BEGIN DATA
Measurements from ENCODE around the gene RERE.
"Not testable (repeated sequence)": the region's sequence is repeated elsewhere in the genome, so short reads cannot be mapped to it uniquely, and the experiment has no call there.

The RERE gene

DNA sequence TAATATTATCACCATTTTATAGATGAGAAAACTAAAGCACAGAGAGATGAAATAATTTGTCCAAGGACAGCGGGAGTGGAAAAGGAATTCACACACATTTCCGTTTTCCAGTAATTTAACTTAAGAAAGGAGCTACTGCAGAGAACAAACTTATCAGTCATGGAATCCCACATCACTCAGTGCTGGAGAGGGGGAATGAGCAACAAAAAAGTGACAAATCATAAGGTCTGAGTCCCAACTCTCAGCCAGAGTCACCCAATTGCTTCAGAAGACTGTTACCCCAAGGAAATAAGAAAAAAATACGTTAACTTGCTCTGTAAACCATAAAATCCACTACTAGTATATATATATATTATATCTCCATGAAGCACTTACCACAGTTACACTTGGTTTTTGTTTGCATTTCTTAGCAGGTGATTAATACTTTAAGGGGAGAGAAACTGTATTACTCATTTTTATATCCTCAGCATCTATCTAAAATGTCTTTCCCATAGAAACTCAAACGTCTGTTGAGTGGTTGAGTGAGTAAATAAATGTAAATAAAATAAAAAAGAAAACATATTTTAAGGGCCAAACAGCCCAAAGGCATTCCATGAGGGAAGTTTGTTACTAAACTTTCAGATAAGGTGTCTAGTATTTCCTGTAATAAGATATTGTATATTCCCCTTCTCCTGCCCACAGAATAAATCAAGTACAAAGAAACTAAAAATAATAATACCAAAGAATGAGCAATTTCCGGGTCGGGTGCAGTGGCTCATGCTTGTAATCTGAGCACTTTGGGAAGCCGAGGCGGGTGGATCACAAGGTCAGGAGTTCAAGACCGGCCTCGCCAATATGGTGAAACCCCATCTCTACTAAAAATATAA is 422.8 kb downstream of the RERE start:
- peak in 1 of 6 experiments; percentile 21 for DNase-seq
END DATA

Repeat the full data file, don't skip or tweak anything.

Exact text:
Measurements from ENCODE around the gene RERE.
"Not testable (repeated sequence)": the region's sequence is repeated elsewhere in the genome, so short reads cannot be mapped to it uniquely, and the experiment has no call there.

The RERE gene

DNA sequence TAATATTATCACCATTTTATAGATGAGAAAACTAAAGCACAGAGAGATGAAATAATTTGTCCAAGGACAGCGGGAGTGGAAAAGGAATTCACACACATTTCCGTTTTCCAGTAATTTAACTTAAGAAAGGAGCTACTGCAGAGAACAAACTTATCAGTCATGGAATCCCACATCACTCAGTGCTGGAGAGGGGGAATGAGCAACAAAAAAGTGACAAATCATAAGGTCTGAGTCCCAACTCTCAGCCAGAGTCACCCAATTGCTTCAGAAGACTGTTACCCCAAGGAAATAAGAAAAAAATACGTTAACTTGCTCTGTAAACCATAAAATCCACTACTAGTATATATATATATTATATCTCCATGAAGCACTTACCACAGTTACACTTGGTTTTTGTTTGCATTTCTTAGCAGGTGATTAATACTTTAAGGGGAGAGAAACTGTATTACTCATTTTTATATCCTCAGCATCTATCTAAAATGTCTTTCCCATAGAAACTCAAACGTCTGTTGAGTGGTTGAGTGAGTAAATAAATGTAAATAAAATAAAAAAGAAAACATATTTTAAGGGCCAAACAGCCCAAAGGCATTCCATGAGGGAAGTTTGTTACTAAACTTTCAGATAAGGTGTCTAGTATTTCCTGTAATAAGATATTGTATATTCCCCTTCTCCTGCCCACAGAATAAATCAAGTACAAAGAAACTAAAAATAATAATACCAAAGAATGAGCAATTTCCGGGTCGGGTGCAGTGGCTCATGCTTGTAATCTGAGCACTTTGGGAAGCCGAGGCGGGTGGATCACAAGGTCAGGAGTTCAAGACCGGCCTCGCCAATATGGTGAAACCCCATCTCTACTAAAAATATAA is 422.8 kb downstream of the RERE start:
- peak in 1 of 6 experiments; percentile 21 for DNase-seq